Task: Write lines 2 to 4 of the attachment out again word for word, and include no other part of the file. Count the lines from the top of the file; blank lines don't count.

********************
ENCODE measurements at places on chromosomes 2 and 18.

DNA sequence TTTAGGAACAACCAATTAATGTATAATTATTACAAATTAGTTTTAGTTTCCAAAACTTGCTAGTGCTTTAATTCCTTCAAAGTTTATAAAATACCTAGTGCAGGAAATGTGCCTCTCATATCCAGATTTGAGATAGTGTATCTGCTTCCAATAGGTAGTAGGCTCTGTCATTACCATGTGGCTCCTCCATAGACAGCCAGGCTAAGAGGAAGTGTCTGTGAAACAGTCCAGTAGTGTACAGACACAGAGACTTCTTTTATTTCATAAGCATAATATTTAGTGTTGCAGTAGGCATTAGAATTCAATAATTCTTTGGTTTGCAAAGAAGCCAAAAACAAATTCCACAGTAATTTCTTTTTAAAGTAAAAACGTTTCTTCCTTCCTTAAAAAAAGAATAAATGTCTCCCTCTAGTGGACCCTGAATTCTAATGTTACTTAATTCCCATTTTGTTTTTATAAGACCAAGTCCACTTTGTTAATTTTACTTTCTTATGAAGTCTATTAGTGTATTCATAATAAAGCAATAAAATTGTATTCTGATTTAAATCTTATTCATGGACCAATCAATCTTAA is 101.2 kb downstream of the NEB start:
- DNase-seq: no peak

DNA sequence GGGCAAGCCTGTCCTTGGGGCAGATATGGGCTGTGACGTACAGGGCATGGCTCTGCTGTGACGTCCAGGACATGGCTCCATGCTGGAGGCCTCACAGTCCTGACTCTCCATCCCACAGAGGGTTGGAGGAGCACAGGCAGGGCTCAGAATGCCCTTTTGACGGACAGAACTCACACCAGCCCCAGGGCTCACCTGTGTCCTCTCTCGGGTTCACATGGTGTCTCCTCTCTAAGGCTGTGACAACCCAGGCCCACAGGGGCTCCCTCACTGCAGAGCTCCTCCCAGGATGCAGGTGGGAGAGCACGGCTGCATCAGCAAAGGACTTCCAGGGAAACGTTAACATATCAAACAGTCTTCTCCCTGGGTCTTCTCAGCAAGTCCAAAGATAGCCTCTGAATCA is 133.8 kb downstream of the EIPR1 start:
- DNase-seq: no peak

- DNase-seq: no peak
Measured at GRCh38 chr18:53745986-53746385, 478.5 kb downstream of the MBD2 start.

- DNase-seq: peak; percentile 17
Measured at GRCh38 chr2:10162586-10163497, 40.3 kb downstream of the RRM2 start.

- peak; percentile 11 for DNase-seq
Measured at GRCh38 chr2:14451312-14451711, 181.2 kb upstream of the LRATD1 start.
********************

DNA sequence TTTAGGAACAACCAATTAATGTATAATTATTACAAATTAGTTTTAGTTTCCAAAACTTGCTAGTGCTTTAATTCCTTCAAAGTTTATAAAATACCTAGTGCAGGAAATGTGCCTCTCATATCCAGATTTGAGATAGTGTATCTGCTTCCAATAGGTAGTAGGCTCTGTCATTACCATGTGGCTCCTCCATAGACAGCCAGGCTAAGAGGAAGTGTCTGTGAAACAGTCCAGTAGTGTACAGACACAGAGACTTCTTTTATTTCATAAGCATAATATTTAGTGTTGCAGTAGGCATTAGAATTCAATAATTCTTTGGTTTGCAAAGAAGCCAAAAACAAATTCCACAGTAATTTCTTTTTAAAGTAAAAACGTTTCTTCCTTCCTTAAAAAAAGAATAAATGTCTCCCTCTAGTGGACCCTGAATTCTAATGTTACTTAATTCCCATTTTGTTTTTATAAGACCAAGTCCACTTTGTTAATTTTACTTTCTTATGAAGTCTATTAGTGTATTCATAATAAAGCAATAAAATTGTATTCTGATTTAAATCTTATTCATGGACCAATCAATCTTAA is 101.2 kb downstream of the NEB start:
- DNase-seq: no peak

DNA sequence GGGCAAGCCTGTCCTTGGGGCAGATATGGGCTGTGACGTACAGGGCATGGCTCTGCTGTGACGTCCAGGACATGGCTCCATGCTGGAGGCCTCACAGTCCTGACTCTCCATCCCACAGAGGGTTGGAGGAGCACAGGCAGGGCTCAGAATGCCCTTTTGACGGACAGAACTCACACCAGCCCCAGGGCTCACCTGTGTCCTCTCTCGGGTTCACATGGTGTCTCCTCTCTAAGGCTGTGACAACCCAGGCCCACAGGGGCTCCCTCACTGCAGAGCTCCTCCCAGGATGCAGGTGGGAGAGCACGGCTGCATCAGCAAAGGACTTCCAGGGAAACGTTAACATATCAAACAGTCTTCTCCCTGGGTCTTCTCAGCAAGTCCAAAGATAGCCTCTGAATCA is 133.8 kb downstream of the EIPR1 start: